East Brunswick Arts festival; visit museums by your phones/Ipads

Visitors to the 2014 East Brunswick Fine Arts Festival.jpgAttendees
from the 2014 East Brunswick Fine Arts Festival, an outdoor juried
show of fine arts and crafts.

EAST BRUNSWICK — The Township of East Brunswick will host the 13th
annual Fine Arts Festival June 6 from 10 a.m. to 4 p.m.

The event, which will be held on the grounds of the municipal
complex, is an outdoor juried show of fine arts and crafts that
is intended to provide artists with a venue to exhibit their
work, demonstrate their talents and offer original art and craft
items for sale.

Approximately 70 artists are expected to display their work at
this year’s festival, which will include demonstrations in glass
blowing and stained glass.
The event also will feature a display of artwork from the
students at Hammarskjold Middle School, musical entertainment
by guitarist/vocalist Tommy Aboussleman, food provided by
“ahh! La cart” food truck, ice cream from Frank’s Ices and
Ice Cream, and a community art project organized by freelance
photographer and social worker Scott Friedman.

The municipal complex is located at 1 Jean Walling Civic Center Drive.



Museum apps: Introducing Generation Facebook to Great Art
May 30, 2015

Scrolling through a painting on a touch-screen, examining a sculpture
with a virtual magnifying glass, or being guided from your hotel room
all the way to the museum entrance – the age of the app has begun in
Germany’s museums. “More and more museums are replacing their audio
guides with app-based guides on tablets and smartphones,” says Thomas
Thiemeyer, professor of cultural studies at the University of Tuebingen.

The digital guides are designed to attract a younger generation of
museum visitors. But there’s a problem – developing apps costs money,
and not all museums can afford it. “The inclusion of digital media
is an investment in the future of the museum,” warns Anja Schaluschke,
director of the German Museums Association. German museums sell around
110 million entrance tickets per year, a rise by 12 million over
the past decade thanks to Germany’s growing importance as a tourist
destination as well as museums’ skill at drumming up publicity for
star attractions and special shows.

But the old-fashioned museum and the bookish visitor are the past.
The future is the world of the “digital native,” predicts Schaluschke.
In many places museums are already using apps. More than 5,000 museums
in Germany are listed on museum.de, a website and app that tells you
when you are close to a museum and what it shows. The app is offered
for both the iOS and Android operating systems.

Along with image galleries, the app also offers information on
exhibitions, admission prices and opening times. Visitors can even
use it as a sat-nav to give directions from their hotel to the museum
. But the best apps can do more. Frankfurt’s Staedel Museum is
regarded as a new media pioneer by experts. Tens of thousands
read the Staedel’s online blog, hundreds of thousands watch its
YouTube videos, its Facebook page has more than 30,000 likes and
its Twitter account more than 11,000 followers.

Smartphone-wielding visitors have been able to use the museum’s
free wifi service since February to download a new app after they
arrive. Of course it’s better to install the app before you arrive.
For children it has educational computer games. In other nations,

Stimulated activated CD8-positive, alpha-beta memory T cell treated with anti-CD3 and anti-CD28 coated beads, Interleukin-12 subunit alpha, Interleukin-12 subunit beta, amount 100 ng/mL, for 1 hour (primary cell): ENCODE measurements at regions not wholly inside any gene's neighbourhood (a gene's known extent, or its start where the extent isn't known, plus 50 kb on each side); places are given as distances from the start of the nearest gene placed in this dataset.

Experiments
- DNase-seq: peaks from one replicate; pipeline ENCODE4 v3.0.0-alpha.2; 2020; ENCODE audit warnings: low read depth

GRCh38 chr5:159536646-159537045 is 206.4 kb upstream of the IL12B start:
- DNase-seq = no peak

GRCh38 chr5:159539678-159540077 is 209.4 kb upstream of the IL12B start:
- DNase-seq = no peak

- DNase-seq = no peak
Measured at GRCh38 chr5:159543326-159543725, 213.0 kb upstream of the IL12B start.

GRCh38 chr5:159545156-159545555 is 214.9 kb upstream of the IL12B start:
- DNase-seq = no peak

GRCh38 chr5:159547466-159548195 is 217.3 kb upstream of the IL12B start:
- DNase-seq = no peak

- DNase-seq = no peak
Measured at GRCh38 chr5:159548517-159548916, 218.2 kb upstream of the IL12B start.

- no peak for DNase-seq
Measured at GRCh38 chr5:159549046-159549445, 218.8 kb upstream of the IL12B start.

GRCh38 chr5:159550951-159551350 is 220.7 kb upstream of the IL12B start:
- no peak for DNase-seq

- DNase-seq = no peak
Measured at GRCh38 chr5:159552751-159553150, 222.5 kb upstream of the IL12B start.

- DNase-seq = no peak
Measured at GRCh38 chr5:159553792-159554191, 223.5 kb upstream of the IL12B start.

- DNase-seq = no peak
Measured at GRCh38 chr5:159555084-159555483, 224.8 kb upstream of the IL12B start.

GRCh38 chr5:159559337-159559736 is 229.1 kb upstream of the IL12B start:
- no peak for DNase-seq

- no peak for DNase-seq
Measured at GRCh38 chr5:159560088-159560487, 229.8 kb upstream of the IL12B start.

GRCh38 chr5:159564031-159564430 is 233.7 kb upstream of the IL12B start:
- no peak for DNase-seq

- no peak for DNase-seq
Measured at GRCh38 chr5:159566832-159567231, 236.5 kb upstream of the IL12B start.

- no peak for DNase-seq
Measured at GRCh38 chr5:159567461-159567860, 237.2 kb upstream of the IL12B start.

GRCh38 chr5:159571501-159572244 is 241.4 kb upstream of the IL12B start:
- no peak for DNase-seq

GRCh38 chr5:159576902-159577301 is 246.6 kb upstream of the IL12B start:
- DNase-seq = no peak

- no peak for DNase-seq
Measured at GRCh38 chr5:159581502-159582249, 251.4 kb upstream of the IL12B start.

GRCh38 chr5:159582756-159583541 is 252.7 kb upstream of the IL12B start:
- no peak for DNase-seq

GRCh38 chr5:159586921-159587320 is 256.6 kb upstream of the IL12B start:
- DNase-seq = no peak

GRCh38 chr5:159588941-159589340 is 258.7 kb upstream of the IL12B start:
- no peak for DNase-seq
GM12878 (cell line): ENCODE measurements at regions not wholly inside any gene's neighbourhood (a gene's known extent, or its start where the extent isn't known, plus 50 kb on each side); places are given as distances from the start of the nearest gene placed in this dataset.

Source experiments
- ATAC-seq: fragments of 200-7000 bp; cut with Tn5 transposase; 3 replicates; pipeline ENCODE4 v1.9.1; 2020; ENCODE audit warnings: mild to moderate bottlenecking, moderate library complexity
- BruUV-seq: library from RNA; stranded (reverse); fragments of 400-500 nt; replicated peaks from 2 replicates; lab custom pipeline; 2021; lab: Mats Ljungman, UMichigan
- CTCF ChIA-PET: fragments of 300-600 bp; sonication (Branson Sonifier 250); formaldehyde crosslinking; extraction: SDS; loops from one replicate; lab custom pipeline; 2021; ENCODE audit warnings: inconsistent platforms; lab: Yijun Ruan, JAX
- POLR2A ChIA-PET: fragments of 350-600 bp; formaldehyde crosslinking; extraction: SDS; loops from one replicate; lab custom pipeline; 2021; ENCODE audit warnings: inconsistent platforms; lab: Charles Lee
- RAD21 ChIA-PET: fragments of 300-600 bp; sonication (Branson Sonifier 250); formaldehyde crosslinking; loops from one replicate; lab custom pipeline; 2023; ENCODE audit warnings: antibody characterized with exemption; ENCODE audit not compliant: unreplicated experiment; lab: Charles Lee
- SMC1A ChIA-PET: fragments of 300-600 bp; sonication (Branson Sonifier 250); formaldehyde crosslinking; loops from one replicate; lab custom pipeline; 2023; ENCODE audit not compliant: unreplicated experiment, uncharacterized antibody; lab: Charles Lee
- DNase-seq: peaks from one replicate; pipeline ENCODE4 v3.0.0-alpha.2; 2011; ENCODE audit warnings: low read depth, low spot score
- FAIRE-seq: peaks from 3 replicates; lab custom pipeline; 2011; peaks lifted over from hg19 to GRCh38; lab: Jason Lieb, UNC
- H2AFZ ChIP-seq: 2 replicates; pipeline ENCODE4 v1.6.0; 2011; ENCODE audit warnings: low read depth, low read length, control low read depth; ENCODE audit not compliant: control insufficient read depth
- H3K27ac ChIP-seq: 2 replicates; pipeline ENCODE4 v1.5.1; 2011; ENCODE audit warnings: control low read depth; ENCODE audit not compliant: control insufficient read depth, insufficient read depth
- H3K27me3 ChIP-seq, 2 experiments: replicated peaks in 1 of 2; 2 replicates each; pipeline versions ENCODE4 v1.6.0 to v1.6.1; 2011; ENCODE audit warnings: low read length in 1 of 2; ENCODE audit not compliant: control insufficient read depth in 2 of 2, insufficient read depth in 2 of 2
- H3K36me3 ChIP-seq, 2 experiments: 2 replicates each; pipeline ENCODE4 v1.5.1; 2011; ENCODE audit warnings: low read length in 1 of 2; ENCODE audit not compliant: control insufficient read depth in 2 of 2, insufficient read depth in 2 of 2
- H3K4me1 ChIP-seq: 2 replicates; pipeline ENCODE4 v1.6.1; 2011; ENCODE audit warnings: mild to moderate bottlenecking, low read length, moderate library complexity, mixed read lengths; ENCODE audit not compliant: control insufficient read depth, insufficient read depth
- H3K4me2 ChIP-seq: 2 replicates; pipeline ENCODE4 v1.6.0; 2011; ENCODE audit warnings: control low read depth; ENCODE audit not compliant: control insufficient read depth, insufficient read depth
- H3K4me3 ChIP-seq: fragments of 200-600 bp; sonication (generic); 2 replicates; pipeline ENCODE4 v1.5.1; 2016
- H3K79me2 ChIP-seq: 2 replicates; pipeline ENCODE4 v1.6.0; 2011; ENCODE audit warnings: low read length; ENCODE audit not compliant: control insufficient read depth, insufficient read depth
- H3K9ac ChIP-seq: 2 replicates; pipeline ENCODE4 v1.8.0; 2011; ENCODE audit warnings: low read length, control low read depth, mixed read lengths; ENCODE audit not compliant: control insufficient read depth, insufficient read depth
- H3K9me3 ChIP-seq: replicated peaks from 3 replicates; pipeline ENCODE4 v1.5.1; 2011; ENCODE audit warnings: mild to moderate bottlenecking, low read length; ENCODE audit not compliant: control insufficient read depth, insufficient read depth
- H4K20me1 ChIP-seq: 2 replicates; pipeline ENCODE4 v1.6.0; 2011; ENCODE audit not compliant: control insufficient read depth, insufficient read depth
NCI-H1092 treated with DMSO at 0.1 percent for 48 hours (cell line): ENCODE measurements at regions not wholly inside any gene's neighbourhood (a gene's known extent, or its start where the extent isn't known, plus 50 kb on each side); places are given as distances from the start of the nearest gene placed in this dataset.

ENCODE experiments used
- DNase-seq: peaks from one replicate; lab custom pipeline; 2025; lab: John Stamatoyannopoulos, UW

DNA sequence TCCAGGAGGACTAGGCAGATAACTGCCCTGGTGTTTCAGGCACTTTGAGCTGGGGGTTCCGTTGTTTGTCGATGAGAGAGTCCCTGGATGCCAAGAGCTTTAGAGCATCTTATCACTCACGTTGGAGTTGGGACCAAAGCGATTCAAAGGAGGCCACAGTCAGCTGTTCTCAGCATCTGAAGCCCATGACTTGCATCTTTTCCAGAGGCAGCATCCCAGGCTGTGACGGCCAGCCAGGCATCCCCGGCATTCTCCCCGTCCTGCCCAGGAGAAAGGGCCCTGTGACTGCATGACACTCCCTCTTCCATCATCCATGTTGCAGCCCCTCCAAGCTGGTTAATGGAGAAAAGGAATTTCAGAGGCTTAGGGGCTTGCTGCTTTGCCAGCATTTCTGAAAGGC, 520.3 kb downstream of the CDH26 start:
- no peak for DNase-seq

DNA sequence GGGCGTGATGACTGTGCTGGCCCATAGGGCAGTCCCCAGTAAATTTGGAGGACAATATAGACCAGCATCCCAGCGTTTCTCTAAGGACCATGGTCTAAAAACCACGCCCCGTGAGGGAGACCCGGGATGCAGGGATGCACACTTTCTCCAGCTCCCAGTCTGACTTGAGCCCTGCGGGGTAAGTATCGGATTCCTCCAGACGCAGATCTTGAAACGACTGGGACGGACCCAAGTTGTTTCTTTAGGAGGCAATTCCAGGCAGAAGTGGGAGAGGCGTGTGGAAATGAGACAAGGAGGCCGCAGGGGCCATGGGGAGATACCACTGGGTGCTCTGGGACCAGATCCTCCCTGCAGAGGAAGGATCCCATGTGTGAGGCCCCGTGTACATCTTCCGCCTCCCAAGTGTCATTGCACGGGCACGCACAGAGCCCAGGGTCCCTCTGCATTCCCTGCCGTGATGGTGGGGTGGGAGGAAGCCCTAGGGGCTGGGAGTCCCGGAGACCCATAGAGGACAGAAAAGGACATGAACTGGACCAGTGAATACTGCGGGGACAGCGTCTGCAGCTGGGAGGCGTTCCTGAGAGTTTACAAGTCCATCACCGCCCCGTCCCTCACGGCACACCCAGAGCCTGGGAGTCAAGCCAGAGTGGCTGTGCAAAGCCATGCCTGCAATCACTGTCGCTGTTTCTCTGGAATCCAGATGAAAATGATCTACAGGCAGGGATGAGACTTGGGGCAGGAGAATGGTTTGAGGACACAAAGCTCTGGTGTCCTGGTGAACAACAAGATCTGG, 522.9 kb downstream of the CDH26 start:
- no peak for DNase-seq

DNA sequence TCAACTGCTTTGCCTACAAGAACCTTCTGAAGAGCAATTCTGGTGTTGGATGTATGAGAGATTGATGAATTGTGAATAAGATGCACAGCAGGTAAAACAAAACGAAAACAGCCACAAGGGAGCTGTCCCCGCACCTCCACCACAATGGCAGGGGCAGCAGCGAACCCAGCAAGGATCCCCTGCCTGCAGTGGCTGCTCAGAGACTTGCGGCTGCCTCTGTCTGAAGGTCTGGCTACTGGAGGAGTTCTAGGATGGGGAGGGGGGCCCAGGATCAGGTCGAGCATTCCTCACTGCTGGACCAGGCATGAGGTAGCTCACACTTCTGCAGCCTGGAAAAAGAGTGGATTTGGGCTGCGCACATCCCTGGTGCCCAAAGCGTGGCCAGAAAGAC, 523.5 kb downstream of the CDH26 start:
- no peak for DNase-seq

museums are also going digital, with experts seeing Amsterdam’s
Rijksmuseum as a prime example. Those interested can take an
up-close look at almost every painting, from Rembrandt’s
The Night Watch to one of Van Gogh’s self portraits, using
a smartphone. It’s like having a magnifying glass in your pocket.

It’s also possible to download the pictures. With ingenuity,
you can even print them onto a mug or T-shirt. Whether it’s films,
audio or extra explanatory notes, any file type can be integrated
into the apps, forming a multimedia package that can complement
the exhibitions. Frank Tentler, a digital media advisor, predicts
another development: augmented reality.

The concept involves real elements such as a painting or a
sculpture being overlaid with a virtual environment. Visitors
can point their smartphone or tablet at a picture, take a photo
and use an app to display notes, graphics or an animation in
front of the picture. The Tower of David Museum in Jerusalem,
for example, already has several apps which make use of augmented reality.

One programme, the so-called AugmentiGuide, allows visitors to
download a wealth of information about the city’s historical
buildings with their tablet computers. There is also further
information on the exhibitions, for example historical films,
via QR codes, which can be scanned with a smart phone. “Apps
work differently to embedded media,” says Thiemeyer. “They’re
going to fundamentally change educational work.”

“As a digital accompaniment to an exhibition, they can solve
the conflict between seeing and reading,” he adds. There used
to be a conflict between posters with lots of text, which critics
said spoiled the displays, and doing without text, which meant
that the visitors were left in the dark about what they were seeing.

An app now makes both possible, says Thiemeyer: “Lots of information
without visual collateral damage.” But for a museum app to succeed
it needs a well thought-out concept and a proper digital strategy,
warns Tentler, adding that many museums are only starting out on
digital technology. And, he adds, in some places, there is no desire
to take on such changes. Money is another problem, because developing
apps means hiring expensive software contractors. “Museum budgets
are limited,” says Schaluschke. “Locally funded museums are especially
hard up.” So the digital revolution may be a while coming to some museums.